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|Breakfast on Pluto
|R E V I E W B Y R I C H C L I N E
dir Neil Jordan
scr Neil Jordan, Patrick McCabe
with Cillian Murphy, Liam Neeson, Stephen Rea, Brendan Gleeson, Gavin Friday, Ruth Negga, Laurence Kinlan, Eva Birthistle, Bryan Ferry, Ian Hart, Steven Waddington, Ruth McCabe
release US 18.Nov.05,
05/Ireland Pathé 2h19
Oh, it's magic: Negga, Rea and Murphy
Lively and enjoyable, but far too long, Neil Jordan continues to tell intriguing Irish stories in unusual ways (The Crying Game, The Butcher Boy). And here he catches a hippy vibe to tell the colourful story of Patrick "Kitten" Braden.
Patrick (Murphy) is an androgynous cross-dresser who grew up in a small Irish village without parents, watched over by a helpful local priest (Neeson) and two close friends (Negga and Kinlan). When old enough to go off on his own, he heads for groovy '70s London to find his mother (Birthistle) and make some sense of his life. Along the way he makes a series of friends--glam-rocker (Friday), children's performer (Gleeson), friendly magician (Rea). But he's constantly dogged by the troubles of the time: poverty, identity and IRA violence.
There's a vivid edge to this story that keeps us watching, even if it never quite connects meaningfully beyond Kitten's personal quest. It helps that Murphy plays him with a huge dose of pathos--this (wo)man is almost defined by his naivete, not remotely stupid but unwilling to admit that he knows the score, so he continues blithely along on the brink of destruction, constantly needing rescuing. It's a remarkable performance because it's both outrageous and simple at the same time. And of the people around him, Neeson registers the strongest as a man finally forced to confront an obvious truth that, by definition, will change his life.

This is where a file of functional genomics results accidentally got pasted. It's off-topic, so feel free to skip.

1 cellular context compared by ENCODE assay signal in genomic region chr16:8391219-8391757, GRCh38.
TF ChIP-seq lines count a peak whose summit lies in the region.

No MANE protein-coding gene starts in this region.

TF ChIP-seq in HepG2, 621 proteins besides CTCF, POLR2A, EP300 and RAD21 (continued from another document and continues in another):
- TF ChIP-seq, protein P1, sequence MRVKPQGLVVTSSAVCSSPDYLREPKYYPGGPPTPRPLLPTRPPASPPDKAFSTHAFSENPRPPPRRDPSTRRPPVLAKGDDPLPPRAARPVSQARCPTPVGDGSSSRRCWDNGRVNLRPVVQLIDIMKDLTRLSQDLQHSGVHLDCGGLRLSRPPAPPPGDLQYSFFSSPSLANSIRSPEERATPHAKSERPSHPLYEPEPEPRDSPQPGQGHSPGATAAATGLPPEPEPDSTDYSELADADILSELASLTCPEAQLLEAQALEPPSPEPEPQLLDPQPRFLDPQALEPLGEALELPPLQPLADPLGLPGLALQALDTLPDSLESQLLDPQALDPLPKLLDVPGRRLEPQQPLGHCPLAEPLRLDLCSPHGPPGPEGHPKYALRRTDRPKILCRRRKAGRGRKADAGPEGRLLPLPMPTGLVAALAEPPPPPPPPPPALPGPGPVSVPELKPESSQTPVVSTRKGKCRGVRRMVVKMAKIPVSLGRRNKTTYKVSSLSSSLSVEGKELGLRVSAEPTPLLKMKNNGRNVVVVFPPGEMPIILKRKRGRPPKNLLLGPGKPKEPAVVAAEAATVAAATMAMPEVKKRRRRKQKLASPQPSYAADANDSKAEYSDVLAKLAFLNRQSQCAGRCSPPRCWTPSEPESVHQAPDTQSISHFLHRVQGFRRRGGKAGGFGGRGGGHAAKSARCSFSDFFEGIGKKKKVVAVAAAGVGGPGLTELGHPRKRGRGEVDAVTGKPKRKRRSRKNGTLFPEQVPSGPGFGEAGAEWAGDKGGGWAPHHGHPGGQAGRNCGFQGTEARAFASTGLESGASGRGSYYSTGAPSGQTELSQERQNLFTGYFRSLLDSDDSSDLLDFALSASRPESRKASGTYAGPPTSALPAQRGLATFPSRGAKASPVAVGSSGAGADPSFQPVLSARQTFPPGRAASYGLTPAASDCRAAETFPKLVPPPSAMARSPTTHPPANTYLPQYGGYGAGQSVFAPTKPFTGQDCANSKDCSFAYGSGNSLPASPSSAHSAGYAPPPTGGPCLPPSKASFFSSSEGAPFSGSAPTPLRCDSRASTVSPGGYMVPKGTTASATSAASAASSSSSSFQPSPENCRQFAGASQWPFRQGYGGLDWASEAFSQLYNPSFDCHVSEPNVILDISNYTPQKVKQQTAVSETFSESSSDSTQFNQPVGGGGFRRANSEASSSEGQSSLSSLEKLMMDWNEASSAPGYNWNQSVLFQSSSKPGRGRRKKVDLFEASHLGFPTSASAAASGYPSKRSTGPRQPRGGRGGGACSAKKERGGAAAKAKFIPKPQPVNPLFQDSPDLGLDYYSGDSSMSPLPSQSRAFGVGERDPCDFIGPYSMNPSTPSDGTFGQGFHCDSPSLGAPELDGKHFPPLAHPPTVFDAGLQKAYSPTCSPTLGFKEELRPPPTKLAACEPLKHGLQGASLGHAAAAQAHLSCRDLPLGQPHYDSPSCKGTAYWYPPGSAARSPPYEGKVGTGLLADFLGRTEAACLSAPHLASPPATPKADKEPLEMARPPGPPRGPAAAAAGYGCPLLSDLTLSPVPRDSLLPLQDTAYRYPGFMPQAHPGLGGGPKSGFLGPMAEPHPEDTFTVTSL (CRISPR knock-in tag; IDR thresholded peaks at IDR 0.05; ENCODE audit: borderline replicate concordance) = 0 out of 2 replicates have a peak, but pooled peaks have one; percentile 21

The 1970s clothing was so wild that you'd hardly notice a man in a gold lamé frock. And Jordan assembles this story in glam period style, complete with subtitled observations from the robins. Kitten narrates as if it's a fairy tale, complete with insightful asides and (far too many) chapter titles. There's a lot of silliness plus jarring shifts into violence and destitution. But sliding back and forth between comedy and tragedy is the film's strongest suit, most notably when a sudden terrorist bombing moves into a horrific interrogation and then a hilarious spy fantasy. It's in this offbeat mix that the film somehow manages to connect with us.
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© 2005 by Rich Cline, Shadows on the Wall
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